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The myth of the end of the world is a real success story. Even in the Bible, gloomy images of the imminent doomsday can be found. The Revelation of John, better known as the Apocalypse of John, prophesies the extinction of all life. Current end-time scenarios, for example in the wake of climate change or the COVID-19 crisis, demonstrate the timeliness of such imaginaries up to this very day. Humanity without a future is a motif that has been handed down across epochs and cultures. CAPAS therefore understands apocalypses not only as one of the most fundamental ideas in the history of humankind, but also as a recurring and empirically grounded experience of human history.
APOCALYPSE AS REVELATION
Apocalypses are characterized by radical changes in living conditions, which lead to fundamental reforms in how we live. The underlying word apokalypsis in Greek means “unveiling, revelation”. The apocalyptic doom of a world reveals the true meaning and destiny of this world. In an apocalypse, the destructive forces that we can observe in the real world take the shape of an auto-destruction already inherent in its foundations. Hence, an apocalypse is not a catastrophe which befalls us via external forces thus leading to general, senseless destruction. Rather, the apocalyptic ending of a world reveals that this world was doomed from the start. Thus, the apocalypse as a figure of thought also has a diagnostic function: it enables a critical view of the world, nature, and man's place in it, as well as the challenges that arise in the face of systemic collapse and possible future scenarios.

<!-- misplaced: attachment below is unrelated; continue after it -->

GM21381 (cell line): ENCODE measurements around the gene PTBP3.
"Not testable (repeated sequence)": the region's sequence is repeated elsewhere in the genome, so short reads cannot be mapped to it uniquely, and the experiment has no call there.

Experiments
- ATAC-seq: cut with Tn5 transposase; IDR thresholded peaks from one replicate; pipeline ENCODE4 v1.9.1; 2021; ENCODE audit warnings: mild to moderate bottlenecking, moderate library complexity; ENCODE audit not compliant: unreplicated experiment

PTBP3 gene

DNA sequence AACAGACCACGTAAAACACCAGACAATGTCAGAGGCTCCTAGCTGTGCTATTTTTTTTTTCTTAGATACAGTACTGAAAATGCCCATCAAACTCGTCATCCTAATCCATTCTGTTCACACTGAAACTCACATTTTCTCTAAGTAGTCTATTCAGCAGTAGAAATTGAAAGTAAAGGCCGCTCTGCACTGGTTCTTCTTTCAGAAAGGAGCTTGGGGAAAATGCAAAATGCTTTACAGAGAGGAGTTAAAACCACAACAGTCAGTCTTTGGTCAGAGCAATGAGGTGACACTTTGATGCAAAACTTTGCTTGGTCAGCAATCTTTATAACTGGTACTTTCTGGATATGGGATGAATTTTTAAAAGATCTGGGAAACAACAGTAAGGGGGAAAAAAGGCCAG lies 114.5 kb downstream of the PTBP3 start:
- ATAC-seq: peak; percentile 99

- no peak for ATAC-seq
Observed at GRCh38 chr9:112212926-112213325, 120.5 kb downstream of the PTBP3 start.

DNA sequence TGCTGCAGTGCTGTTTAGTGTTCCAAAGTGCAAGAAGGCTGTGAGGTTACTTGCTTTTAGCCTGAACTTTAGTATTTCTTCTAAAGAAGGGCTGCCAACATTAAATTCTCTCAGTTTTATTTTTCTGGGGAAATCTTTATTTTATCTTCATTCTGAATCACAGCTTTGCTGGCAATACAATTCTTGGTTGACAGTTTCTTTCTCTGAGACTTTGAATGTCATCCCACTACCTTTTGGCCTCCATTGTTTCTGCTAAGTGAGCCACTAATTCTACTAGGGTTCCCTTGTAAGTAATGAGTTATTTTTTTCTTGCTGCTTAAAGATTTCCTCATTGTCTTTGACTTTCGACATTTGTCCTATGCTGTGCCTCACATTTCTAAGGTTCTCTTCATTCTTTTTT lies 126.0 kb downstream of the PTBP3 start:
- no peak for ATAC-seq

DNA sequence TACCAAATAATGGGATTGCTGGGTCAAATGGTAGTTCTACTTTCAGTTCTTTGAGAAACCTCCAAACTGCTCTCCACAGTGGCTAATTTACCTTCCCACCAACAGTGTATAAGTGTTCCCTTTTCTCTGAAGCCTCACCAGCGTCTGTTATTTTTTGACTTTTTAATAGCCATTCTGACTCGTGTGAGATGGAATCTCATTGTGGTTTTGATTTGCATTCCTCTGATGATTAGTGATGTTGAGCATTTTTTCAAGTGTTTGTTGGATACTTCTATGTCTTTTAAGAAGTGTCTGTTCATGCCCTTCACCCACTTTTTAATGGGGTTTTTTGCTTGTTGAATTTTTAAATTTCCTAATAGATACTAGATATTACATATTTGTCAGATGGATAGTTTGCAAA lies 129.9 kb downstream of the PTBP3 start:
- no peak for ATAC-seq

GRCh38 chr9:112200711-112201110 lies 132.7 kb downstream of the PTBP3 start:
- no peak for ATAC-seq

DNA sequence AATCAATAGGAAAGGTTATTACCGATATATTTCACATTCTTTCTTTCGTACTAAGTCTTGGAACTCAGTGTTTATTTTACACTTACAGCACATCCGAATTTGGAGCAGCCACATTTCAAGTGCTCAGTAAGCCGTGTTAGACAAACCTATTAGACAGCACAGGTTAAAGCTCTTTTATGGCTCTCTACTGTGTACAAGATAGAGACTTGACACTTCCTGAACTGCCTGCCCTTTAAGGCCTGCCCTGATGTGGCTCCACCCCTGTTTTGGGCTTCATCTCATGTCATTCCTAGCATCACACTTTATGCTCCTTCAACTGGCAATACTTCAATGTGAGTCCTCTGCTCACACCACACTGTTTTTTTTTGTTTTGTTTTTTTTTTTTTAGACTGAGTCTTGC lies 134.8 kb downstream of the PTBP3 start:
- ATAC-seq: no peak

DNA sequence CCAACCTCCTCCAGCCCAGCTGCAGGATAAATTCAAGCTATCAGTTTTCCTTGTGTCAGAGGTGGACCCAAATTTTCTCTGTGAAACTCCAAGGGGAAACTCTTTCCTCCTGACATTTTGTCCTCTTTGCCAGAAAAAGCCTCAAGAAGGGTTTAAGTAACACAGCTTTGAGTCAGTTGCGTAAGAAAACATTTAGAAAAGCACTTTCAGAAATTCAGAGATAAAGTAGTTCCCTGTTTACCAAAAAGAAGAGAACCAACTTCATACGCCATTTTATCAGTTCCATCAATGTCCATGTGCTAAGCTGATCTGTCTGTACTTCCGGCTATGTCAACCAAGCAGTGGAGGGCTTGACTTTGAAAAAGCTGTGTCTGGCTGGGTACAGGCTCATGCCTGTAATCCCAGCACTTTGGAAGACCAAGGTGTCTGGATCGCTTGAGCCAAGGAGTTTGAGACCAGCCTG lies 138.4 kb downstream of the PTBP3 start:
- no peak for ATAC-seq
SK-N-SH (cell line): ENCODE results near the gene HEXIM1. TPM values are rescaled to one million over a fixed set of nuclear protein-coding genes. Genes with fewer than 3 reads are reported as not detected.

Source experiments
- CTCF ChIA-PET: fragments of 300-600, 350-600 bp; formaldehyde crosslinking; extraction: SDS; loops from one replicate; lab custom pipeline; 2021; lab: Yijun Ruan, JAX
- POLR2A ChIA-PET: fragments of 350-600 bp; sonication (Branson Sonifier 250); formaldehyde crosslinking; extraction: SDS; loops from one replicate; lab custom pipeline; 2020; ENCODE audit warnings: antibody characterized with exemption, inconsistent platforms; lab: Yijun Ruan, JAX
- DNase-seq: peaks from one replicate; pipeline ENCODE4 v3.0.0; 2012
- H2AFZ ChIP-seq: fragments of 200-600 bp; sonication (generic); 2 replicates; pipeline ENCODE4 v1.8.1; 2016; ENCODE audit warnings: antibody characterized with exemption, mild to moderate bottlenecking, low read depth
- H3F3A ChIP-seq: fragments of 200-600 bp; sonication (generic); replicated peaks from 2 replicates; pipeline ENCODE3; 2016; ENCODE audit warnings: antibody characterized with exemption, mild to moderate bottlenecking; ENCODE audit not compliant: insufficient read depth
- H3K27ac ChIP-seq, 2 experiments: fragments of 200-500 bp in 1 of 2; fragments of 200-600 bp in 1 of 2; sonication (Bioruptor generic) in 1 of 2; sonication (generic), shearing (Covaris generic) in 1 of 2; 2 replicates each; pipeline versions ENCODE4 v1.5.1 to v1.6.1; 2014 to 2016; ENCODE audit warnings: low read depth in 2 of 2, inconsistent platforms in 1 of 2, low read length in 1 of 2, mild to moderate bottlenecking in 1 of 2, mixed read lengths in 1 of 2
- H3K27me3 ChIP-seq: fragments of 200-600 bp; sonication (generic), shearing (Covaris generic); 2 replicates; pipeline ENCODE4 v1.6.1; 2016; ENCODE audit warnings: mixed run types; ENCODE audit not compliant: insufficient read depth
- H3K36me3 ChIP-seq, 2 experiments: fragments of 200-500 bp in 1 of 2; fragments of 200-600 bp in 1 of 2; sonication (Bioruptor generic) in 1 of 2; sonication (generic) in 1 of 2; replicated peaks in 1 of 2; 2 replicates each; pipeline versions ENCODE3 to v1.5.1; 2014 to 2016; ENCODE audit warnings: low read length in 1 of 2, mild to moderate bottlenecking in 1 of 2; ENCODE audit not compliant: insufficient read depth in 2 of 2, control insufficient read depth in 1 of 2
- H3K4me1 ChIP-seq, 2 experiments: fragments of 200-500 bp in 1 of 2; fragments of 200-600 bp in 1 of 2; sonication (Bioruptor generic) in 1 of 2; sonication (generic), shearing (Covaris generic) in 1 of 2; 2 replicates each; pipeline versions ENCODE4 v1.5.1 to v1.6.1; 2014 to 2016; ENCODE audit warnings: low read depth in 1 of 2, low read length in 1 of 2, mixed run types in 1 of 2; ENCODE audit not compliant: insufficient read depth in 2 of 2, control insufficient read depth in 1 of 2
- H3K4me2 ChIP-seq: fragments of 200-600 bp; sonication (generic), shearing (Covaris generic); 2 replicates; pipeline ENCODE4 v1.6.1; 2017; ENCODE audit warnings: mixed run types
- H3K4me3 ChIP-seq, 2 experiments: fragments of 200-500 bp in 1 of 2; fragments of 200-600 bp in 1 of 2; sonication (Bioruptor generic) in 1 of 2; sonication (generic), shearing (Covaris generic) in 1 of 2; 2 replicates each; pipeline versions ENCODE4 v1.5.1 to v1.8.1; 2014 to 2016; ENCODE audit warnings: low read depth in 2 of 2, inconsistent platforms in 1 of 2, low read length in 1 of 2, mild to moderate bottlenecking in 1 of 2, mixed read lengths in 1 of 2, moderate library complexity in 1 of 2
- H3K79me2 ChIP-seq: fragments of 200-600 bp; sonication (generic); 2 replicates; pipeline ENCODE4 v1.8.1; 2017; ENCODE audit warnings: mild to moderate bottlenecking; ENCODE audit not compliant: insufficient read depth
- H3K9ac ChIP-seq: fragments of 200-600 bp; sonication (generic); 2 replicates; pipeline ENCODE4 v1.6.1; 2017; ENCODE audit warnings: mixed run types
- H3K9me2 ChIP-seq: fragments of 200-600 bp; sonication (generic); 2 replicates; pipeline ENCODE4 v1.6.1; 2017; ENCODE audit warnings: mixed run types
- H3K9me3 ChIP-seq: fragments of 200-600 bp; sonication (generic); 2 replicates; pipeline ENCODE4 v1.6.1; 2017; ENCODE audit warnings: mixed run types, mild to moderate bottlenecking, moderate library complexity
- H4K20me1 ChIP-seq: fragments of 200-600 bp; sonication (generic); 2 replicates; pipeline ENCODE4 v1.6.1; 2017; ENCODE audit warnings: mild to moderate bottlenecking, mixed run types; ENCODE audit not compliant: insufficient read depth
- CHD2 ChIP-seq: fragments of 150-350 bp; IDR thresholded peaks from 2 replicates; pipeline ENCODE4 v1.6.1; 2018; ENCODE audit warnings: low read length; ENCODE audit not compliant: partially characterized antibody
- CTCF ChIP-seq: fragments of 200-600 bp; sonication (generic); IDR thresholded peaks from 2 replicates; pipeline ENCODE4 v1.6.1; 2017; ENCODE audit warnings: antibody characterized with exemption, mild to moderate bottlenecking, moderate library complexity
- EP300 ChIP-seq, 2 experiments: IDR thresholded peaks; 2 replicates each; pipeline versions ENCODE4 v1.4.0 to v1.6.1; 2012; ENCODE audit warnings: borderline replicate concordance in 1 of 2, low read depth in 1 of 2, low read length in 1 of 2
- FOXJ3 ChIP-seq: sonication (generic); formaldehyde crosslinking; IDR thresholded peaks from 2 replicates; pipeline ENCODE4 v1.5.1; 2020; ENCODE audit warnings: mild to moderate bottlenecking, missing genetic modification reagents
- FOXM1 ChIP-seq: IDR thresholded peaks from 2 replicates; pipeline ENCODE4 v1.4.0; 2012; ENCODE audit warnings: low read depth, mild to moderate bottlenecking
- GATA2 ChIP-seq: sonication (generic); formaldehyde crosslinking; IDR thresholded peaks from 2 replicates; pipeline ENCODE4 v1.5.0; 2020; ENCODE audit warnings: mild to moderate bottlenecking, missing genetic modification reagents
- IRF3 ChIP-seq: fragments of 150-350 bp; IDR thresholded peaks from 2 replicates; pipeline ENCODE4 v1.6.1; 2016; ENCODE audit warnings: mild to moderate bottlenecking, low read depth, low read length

LIFE GOES ON
An apocalypse does not mean the absolute end of all things, humans, or of nature. Rather, it is the beginning of a utopian or dystopian post-apocalyptic world that reconstitutes itself after the preceding doom. This notion of apocalypse explains, but is not limited to, the apocalypses and post-apocalypses derived from the Judeo-Christian tradition: Any ending of a world which implies a more or less radical change in the conditions of living can be experienced as an apocalyptic revelation that shapes the future. Analyses of reactions to and imaginaries of the consequences of catastrophes as post-apocalyptic scenarios are an essential part of the CAPAS research programme.
The end of the world as a figure of thought and experience is not limited to global dimensions – as in the case of global warming or COVID-19 – or even to cosmic extents, such as the collapse of the universe. An apocalypse can also unfold on smaller scales: regionally, socially, or even individually as in the case of a serious illness. It can be all-encompassing or it can be experienced in particular fields, such as ecology, economy or religion. CAPAS aims to provide a differentiated description of systemic change in societies, individuals, and their respective environments; taking into account these various dimensions.
We can empirically observe a potentially catastrophic change, yet its cultural framing and the cultural shaping of experience requires a hermeneutic approach. Thus, in addition to empirically based natural and social sciences, CAPAS uses the potential of interpretive humanistic approaches to comprehensively reconstruct and analyse conceptions and experiences of apocalypses and post-apocalyptic worlds. Thereby, the humanities allow us to investigate and challenge possible future scenarios that are beyond the predictive capacity of purely empirical sciences.
Since end-time scenarios and their consequences frequently have global dimensions, and since apocalyptic imaginaries are characterized by strong transcultural processes, our research builds on the intellectual resources of the international scientific community. Therefore, CAPAS appoints fellows from all over the world and collaborates with innovative research centres and universities worldwide.